New Research From Clinical Psychological Science

Read about the latest research published in Clinical Psychological Science:

Affective Flexibility: Relations to Expressive Flexibility, Feedback, and Depression

Zhuoying Zhu and George A. Bonanno

Research has increasingly shown the importance of flexibility in the use of emotion-regulation strategies. With this in mind, the expressive flexibility task was developed to measure individual differences in people’s ability to up- or down-regulate emotional expression. Although this task is a useful measure of regulation of emotional expression, it does not provide information on the regulation of subjective feelings. The researchers examined the regulation of emotional experience by developing a task measuring affective flexibility (AF) — the ability to modulate subjective feelings. Participants viewed blocks of negative pictures while behaving naturally or while enhancing or suppressing their subjective feelings (AF task) or their facial expressions (expressive flexibility task). Participants repeated these two tasks after receiving negative or neutral feedback on their previous performance. Facial electromyography was performed to assess affective experience in the AF task. Although task feedback was not found to influence task performance, the researchers did find improvements in AF performance over time that were associated with incrementally lower depression levels. In addition, after the researchers controlled for expressive abilities, up- and down-regulation of subjective feelings were inversely associated with lower depression levels.

Decentering Attenuates the Associations of Negative Affect and Positive Affect With Psychopathology

Kristin Naragon-Gainey and Kenneth G. DeMarree

Decentering —  taking a third-person perspective of one’s affective and emotional experiences — has been theorized to help protect people against the mental-health influences of extreme affect. In two studies, the researchers examined whether decentering moderates the relationship between negative and positive affect and psychopathology. In the first study, three student samples and one clinical sample completed assessments of positive and negative affect, decentering, and the extent to which they struggled with or responded emotionally to their thoughts. Participants also completed measures of depression, anxiety, mania, and personality traits relevant to psychopathology. In the second study, a clinical sample completed an assessment of decentering before completing a 10-day ecological momentary assessment task in which they reported affect and psychopathology symptoms at various times throughout the day. Greater decentering weakened the association between negative affect and dysphoria and panic symptoms. Positive affect interacted with decentering to predict anhedonia and narcissism symptoms. These findings help clarify the role of decentering in psychopathology and the people for whom decentering-based interventions might be effective.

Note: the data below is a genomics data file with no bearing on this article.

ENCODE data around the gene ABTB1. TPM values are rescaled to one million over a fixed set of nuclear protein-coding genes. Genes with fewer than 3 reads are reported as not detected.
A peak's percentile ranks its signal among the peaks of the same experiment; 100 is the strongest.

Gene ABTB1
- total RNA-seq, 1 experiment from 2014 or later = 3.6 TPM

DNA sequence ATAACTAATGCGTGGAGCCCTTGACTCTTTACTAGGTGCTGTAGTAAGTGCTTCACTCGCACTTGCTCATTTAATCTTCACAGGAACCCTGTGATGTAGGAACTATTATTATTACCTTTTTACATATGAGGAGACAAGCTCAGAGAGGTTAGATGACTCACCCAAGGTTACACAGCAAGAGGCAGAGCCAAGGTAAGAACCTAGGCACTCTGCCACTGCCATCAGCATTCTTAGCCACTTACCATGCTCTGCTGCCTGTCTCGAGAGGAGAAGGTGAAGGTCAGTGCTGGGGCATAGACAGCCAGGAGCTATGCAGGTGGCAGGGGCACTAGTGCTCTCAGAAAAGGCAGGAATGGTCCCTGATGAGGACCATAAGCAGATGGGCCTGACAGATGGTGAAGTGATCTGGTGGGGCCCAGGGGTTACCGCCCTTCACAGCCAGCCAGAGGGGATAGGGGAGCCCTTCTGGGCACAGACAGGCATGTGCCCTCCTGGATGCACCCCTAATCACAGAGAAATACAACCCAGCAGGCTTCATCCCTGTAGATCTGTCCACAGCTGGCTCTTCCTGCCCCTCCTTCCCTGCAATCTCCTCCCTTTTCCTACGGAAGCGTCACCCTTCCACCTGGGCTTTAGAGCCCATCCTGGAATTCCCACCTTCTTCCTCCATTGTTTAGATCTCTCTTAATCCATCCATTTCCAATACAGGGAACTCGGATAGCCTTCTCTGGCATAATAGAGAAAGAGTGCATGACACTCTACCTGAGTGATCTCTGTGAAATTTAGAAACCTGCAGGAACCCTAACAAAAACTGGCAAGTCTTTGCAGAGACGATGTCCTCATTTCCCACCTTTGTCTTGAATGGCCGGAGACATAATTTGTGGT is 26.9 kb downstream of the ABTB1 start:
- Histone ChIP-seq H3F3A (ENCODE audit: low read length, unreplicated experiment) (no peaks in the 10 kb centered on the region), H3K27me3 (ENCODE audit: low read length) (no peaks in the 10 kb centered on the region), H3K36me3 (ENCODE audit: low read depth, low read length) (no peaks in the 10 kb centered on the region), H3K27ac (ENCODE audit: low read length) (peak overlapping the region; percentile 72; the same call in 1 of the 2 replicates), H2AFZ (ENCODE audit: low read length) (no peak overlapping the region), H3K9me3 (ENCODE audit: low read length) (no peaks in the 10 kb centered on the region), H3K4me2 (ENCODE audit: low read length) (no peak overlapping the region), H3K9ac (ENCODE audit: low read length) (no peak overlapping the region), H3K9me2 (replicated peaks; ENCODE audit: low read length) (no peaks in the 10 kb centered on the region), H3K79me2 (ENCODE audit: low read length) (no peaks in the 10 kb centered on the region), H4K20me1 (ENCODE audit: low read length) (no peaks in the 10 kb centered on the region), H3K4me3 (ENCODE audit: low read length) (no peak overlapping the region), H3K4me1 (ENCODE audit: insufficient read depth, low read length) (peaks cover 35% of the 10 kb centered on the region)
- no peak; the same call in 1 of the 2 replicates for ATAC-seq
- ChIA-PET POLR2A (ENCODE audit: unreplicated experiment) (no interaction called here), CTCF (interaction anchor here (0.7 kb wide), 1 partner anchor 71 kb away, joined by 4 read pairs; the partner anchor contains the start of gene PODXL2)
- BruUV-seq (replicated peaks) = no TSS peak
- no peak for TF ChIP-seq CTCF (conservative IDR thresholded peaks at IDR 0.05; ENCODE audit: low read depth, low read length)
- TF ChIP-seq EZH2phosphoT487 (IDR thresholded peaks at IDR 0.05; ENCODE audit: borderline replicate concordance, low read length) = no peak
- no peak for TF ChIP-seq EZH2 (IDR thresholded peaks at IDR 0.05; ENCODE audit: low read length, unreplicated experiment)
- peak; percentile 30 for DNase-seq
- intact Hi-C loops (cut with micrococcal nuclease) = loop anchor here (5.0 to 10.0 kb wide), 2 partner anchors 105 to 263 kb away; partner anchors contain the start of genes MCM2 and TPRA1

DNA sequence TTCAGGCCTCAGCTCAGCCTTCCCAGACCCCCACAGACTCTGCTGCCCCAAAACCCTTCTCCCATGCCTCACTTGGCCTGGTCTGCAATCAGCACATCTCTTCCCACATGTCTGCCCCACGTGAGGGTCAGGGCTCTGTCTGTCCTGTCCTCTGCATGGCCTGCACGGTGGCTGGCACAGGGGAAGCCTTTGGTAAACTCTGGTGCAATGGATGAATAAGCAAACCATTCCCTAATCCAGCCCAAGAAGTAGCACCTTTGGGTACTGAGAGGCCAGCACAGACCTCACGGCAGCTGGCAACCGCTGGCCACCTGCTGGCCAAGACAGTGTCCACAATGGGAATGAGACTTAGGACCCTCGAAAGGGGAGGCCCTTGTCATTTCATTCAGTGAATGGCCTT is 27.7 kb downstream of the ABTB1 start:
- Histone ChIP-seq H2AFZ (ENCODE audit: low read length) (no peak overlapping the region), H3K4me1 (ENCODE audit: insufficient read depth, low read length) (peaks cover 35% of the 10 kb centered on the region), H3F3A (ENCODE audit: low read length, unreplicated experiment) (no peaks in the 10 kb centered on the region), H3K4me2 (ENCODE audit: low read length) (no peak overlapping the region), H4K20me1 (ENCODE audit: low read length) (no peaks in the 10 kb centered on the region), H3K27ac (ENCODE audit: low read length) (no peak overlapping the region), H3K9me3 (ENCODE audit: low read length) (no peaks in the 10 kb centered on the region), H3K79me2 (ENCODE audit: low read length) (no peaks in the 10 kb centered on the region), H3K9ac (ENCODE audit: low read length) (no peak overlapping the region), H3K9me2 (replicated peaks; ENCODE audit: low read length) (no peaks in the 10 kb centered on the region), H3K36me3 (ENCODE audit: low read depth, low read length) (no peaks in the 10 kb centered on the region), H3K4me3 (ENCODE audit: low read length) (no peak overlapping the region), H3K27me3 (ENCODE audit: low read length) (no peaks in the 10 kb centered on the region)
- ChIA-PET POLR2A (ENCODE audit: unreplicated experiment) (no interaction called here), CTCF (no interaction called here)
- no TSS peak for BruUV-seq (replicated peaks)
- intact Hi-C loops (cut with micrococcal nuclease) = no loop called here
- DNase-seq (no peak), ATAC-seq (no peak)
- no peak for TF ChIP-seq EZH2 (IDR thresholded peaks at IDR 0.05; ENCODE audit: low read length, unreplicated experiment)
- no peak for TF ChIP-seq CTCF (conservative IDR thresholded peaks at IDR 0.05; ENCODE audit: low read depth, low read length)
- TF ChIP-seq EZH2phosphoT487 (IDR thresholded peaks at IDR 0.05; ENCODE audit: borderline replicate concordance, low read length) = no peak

Decreased Neural Response to Threat Differentiates Patients Who Have Attempted Suicide From Nonattempters With Current Ideation

Anna Weinberg, Alexis M. May, E. David Klonsky, Roman Kotov, and Greg Hajcak

Although research has identified predictors for suicidal ideation, the ability to predict which of those people will go on to attempt suicide is limited. The authors examined whether reduced fear of pain might help distinguish those who attempt suicide from those who do not. Participants, the majority of whom had a current or past diagnosis of a mental disorder, passively viewed positive, negative, or neutral images while electroencephalographic data were recorded. The researchers examined differences in late positive potential (LPP) — a waveform that is thought to reflect, in part, threat sensitivity — between participants who had and participants who had not attempted suicide. Participants who had attempted suicide were found to have a blunted LLP in response to threatening images compared with participants who had not attempted suicide, regardless of their current level of suicidal ideation, which suggests that diminished neural responses to threat may distinguish those who attempt suicide from those who do not.

Willingness to Expend Effort Toward Reward and Extreme Ambitions in Bipolar I Disorder

Sheri L. Johnson, Benjamin A. Swerdlow, Michael Treadway, Jordan A. Tharp, and Charles S. Carver

Research has shown that people with bipolar disorder are more likely than others to set extremely ambitious goals. The researchers examined whether this could be related to willingness to expend effort toward reward by having participants diagnosed with remitted bipolar I disorder complete an effortful expenditure for rewards task in which they chose to complete easy or difficult button-press trials. Participants could earn more money for successful completion of difficult trials than for easy trials. Participants were also assessed for adoption of extremely high life ambitions. The researchers found that willingness to pursue ambitious financial goals was associated with choosing the difficult trials on the effortful expenditure for rewards task. The tendency to set ambitions goals has been found to predict the onset of bipolar disorder, manic severity over time, and positive outcomes associated with the disorder, such as creative accomplishment. This study therefore provides insight into the ways that reward sensitivity might be tied into underlying features of this disorder.

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